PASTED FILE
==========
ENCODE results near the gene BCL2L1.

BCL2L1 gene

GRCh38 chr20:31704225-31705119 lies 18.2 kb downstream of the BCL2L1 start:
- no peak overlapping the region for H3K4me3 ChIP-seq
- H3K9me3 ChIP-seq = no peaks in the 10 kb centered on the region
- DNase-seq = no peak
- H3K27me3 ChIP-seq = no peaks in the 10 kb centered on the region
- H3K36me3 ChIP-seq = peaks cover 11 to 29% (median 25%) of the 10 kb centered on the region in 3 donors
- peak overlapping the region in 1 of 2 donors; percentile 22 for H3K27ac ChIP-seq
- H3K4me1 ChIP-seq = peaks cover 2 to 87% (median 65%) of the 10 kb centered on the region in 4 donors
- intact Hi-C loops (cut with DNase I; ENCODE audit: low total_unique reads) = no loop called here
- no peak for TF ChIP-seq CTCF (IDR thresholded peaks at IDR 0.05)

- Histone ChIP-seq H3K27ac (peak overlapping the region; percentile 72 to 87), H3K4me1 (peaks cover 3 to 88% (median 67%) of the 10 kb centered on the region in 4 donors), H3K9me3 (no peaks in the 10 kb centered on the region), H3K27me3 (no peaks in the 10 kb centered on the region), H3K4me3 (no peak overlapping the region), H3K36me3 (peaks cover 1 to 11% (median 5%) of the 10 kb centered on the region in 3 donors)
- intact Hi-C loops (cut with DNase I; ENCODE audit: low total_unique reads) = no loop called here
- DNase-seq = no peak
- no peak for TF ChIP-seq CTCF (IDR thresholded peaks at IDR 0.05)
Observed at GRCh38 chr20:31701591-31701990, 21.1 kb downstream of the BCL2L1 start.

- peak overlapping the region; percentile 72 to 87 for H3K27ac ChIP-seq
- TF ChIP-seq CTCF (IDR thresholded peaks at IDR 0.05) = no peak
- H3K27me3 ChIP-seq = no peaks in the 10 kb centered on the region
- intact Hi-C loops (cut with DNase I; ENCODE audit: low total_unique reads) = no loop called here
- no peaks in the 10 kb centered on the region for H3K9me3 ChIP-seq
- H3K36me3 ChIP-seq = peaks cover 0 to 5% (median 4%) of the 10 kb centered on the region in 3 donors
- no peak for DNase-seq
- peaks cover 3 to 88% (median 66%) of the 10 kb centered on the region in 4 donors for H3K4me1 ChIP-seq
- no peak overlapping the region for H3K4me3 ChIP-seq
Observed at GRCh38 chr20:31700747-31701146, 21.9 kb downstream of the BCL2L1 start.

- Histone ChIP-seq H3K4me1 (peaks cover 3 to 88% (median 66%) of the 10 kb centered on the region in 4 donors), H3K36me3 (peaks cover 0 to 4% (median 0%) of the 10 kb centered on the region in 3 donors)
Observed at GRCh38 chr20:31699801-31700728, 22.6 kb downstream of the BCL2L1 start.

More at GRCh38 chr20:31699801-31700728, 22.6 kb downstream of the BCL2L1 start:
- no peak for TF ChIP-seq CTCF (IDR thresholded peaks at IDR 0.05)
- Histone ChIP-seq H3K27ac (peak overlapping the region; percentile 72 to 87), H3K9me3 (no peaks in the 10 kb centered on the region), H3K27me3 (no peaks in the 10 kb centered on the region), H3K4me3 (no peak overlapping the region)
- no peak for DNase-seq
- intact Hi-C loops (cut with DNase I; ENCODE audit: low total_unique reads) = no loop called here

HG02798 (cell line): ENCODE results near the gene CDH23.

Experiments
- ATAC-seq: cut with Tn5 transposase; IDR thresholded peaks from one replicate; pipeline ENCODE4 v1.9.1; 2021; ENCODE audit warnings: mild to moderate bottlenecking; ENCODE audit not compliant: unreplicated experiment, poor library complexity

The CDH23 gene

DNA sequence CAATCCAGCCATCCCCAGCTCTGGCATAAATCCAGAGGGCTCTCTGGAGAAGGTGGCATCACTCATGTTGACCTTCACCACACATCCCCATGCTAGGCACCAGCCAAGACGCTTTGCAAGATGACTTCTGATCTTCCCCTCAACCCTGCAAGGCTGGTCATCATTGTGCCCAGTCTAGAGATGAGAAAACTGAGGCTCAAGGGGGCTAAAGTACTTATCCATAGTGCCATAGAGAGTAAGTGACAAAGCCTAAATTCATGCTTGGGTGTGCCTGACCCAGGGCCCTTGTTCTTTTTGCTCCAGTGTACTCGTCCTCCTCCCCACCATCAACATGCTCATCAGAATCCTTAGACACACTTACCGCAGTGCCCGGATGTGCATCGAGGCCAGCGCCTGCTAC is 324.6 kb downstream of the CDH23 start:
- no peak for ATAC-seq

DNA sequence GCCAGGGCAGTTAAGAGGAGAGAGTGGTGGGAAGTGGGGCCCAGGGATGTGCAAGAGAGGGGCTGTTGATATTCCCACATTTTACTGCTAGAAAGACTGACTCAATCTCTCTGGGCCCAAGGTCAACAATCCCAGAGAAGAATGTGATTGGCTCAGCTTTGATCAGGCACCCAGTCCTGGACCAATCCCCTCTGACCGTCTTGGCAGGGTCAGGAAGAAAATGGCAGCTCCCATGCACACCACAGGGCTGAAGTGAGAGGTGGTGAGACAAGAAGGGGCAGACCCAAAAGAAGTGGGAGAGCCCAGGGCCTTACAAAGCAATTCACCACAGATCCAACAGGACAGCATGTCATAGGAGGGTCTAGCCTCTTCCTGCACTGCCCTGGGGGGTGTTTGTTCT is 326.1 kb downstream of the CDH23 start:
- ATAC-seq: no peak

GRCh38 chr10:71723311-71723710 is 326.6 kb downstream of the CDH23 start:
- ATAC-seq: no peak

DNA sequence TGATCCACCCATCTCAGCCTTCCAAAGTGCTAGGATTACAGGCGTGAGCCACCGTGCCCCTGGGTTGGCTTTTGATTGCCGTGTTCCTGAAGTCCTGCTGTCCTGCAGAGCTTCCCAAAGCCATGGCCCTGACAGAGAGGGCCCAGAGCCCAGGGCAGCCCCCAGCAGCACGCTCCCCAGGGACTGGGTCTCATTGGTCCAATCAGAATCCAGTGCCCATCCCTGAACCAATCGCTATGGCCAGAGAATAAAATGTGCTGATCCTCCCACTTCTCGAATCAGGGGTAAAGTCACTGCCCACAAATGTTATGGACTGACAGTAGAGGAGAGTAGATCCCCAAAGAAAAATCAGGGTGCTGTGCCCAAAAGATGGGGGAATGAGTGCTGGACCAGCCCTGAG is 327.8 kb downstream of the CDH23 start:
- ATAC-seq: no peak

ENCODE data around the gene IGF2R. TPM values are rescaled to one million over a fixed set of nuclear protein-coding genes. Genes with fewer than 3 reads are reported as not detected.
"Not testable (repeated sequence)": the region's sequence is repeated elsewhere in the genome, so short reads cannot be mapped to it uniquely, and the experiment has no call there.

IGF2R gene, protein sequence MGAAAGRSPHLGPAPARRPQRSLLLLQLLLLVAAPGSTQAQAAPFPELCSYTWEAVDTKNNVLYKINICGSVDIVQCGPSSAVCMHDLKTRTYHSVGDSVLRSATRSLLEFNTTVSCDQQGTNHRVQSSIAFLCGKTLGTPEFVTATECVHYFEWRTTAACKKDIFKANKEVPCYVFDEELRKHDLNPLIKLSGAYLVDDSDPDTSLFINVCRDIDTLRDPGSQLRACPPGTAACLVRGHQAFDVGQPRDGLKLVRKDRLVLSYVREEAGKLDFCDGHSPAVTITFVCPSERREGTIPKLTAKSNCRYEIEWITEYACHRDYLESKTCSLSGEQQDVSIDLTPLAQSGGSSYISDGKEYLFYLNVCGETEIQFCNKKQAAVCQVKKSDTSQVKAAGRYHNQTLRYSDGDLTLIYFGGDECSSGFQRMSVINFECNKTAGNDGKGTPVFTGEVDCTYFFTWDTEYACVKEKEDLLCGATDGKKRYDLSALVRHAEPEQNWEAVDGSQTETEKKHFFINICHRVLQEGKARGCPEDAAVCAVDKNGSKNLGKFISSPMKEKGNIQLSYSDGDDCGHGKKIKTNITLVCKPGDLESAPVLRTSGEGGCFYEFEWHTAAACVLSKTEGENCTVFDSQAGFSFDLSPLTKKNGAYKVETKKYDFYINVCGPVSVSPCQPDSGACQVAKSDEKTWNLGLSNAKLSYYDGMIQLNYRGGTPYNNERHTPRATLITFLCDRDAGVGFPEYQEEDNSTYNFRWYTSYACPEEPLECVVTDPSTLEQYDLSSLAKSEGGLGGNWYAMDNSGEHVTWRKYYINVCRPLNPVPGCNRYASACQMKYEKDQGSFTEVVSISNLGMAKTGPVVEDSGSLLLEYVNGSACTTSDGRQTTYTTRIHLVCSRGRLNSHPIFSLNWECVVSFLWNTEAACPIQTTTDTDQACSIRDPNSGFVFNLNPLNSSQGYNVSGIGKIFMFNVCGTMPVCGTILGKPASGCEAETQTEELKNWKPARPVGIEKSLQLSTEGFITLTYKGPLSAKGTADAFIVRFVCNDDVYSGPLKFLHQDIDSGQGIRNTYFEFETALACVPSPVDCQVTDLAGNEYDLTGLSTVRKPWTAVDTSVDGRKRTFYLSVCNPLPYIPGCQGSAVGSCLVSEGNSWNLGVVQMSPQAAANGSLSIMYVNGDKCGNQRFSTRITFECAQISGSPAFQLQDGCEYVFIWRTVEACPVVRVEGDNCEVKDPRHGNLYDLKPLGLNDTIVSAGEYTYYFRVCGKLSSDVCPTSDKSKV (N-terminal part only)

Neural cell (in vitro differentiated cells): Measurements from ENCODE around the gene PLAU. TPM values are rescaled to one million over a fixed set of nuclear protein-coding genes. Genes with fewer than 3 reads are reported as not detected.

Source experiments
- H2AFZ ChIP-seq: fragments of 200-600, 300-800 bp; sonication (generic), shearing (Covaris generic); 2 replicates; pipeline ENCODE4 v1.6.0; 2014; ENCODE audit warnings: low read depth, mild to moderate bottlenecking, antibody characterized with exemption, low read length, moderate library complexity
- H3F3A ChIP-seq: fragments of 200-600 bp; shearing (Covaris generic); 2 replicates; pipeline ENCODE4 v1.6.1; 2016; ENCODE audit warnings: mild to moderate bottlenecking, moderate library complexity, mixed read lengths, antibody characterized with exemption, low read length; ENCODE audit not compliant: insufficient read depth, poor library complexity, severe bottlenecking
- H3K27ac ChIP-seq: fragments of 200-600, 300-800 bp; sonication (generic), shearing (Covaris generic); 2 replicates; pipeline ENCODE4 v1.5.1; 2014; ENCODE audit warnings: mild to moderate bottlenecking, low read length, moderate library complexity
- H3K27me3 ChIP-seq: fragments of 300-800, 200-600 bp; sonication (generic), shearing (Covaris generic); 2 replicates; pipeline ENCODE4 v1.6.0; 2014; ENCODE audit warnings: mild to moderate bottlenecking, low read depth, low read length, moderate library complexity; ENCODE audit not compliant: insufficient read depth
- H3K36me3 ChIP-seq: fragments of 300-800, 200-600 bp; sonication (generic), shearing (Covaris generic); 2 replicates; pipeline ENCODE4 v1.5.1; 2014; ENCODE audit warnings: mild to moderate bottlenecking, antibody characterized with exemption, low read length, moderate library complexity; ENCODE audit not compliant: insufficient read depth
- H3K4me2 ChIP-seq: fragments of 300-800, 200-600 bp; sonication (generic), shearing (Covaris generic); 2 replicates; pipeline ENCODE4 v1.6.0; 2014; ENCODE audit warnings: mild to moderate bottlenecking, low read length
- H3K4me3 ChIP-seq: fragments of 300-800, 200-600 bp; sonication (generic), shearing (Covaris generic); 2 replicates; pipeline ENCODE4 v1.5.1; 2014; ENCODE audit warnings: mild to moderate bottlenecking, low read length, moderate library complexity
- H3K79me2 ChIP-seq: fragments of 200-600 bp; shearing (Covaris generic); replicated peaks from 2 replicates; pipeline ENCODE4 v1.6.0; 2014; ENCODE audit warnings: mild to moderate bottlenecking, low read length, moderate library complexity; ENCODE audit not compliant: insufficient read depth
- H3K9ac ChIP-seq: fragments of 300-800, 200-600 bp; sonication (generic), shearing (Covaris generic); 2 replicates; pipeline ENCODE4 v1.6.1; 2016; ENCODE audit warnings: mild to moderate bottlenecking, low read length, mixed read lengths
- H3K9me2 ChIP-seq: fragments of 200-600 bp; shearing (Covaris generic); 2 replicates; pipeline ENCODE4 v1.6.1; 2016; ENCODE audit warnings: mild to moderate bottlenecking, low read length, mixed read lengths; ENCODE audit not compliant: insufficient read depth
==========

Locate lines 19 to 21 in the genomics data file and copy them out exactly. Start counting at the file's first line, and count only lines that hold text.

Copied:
- TF ChIP-seq CTCF (IDR thresholded peaks at IDR 0.05) = no peak
- H3K27me3 ChIP-seq = no peaks in the 10 kb centered on the region
- intact Hi-C loops (cut with DNase I; ENCODE audit: low total_unique reads) = no loop called here